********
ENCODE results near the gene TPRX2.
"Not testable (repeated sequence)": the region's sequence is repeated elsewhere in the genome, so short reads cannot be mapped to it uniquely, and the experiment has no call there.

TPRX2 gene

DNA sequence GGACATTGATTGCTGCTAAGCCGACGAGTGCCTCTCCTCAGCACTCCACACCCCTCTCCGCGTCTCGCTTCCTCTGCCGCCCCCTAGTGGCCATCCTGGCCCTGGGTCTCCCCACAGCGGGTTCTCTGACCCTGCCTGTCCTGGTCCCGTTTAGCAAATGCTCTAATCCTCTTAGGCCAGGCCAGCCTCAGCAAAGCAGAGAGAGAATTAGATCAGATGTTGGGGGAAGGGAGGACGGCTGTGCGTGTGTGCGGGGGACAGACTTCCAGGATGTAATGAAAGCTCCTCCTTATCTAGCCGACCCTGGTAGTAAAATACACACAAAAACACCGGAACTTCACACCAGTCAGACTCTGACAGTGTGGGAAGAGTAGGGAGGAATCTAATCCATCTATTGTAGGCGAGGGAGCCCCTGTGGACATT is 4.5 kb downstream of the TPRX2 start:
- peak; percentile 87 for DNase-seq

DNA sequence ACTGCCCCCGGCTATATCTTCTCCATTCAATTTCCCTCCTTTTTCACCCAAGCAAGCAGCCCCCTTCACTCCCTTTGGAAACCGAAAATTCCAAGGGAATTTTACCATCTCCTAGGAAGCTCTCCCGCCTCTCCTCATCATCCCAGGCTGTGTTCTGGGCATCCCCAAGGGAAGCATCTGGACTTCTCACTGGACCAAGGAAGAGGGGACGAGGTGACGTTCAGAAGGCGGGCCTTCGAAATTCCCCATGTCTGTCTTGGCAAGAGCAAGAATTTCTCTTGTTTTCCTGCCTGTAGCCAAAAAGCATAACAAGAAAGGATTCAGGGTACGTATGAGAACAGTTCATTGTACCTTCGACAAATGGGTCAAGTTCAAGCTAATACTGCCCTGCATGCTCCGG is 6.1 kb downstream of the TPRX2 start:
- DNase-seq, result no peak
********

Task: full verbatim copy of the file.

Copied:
ENCODE results near the gene TPRX2.
"Not testable (repeated sequence)": the region's sequence is repeated elsewhere in the genome, so short reads cannot be mapped to it uniquely, and the experiment has no call there.

TPRX2 gene

DNA sequence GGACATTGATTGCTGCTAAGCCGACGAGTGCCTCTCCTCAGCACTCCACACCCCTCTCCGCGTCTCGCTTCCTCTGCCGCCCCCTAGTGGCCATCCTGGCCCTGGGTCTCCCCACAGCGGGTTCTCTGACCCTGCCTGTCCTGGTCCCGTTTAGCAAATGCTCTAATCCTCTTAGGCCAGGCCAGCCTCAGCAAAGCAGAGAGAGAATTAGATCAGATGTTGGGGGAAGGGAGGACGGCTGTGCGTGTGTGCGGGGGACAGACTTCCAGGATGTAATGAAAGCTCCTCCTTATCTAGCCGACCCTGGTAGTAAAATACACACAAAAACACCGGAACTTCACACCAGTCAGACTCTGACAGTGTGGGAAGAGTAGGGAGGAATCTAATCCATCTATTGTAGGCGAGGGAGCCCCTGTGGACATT is 4.5 kb downstream of the TPRX2 start:
- peak; percentile 87 for DNase-seq

DNA sequence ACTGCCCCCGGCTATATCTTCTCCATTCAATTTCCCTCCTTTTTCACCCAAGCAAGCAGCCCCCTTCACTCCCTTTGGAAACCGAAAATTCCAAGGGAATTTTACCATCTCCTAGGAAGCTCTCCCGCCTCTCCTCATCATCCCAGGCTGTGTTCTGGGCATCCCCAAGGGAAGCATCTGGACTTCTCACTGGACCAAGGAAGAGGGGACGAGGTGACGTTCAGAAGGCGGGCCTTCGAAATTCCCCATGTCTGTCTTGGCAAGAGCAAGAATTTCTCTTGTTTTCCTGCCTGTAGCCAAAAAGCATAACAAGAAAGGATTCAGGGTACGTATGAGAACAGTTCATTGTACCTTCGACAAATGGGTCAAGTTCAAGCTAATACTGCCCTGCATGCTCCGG is 6.1 kb downstream of the TPRX2 start:
- DNase-seq, result no peak